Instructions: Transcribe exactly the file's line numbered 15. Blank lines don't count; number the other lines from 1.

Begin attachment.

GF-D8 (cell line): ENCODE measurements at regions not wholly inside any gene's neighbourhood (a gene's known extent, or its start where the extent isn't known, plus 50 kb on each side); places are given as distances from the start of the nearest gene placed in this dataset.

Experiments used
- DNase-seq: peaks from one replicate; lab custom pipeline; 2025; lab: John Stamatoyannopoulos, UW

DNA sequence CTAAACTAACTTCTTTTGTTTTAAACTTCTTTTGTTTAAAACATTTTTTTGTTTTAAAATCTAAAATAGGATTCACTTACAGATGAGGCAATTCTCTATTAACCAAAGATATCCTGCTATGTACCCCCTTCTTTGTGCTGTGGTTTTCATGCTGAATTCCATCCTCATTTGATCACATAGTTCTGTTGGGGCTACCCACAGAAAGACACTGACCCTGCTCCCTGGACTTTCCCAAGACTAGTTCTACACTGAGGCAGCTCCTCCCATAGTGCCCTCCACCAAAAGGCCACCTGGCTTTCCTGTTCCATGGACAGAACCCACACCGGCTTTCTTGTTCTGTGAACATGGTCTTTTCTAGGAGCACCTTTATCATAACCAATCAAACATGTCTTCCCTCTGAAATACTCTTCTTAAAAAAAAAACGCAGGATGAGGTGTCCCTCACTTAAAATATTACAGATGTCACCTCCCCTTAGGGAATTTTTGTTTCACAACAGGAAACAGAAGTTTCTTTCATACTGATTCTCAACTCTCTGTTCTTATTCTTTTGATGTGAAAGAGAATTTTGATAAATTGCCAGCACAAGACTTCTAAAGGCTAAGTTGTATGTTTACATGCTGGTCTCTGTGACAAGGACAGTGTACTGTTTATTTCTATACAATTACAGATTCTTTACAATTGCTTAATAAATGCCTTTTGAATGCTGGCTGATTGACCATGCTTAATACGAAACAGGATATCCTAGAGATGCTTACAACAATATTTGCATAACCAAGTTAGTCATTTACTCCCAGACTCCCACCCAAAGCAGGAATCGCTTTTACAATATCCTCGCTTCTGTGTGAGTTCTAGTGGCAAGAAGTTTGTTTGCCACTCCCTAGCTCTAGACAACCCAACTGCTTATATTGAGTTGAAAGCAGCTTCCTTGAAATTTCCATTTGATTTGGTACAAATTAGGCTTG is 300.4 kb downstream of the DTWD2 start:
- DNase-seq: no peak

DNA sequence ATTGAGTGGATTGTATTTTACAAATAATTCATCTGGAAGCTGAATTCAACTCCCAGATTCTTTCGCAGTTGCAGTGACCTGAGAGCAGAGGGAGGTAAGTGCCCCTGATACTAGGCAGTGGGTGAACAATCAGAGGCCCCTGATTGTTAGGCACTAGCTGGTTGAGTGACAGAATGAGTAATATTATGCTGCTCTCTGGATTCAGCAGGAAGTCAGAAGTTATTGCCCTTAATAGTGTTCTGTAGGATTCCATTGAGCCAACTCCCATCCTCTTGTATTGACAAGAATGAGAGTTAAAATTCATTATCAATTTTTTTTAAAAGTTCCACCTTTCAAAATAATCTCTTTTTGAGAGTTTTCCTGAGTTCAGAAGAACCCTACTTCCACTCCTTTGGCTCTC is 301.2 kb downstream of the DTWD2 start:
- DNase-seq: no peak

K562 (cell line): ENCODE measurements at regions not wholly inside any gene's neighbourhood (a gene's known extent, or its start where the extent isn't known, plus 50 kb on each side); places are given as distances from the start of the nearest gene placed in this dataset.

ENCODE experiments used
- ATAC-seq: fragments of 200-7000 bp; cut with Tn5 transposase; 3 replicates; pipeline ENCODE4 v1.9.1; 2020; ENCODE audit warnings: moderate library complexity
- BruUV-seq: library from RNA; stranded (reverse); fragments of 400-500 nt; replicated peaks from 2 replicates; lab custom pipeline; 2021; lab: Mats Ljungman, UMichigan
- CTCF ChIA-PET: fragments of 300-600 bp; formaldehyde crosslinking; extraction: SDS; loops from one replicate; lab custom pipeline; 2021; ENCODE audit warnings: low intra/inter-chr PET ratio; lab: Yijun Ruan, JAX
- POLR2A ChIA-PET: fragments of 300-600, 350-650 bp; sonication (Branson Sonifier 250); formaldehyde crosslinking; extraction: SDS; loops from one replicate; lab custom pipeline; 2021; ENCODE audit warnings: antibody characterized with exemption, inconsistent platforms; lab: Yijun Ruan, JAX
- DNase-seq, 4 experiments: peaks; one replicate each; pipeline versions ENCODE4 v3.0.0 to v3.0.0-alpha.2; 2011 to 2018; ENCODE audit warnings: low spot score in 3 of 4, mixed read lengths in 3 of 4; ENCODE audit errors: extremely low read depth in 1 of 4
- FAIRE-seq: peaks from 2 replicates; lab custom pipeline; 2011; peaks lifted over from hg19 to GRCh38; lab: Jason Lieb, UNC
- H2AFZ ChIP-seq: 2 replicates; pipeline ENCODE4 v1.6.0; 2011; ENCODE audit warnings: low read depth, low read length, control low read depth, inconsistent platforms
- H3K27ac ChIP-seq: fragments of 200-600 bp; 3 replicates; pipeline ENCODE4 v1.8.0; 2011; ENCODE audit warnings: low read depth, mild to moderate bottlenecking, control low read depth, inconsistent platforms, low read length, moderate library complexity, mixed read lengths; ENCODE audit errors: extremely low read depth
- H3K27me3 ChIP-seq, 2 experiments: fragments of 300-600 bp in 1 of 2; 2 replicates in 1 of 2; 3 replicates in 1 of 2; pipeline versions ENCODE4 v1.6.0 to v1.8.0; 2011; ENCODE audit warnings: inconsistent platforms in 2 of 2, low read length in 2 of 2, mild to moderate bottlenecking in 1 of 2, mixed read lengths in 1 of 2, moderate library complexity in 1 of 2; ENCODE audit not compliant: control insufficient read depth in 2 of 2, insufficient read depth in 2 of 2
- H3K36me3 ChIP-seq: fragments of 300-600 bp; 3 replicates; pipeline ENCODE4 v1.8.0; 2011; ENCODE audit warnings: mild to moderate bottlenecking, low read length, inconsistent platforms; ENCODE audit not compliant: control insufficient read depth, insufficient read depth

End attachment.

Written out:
- FAIRE-seq: peaks from 2 replicates; lab custom pipeline; 2011; peaks lifted over from hg19 to GRCh38; lab: Jason Lieb, UNC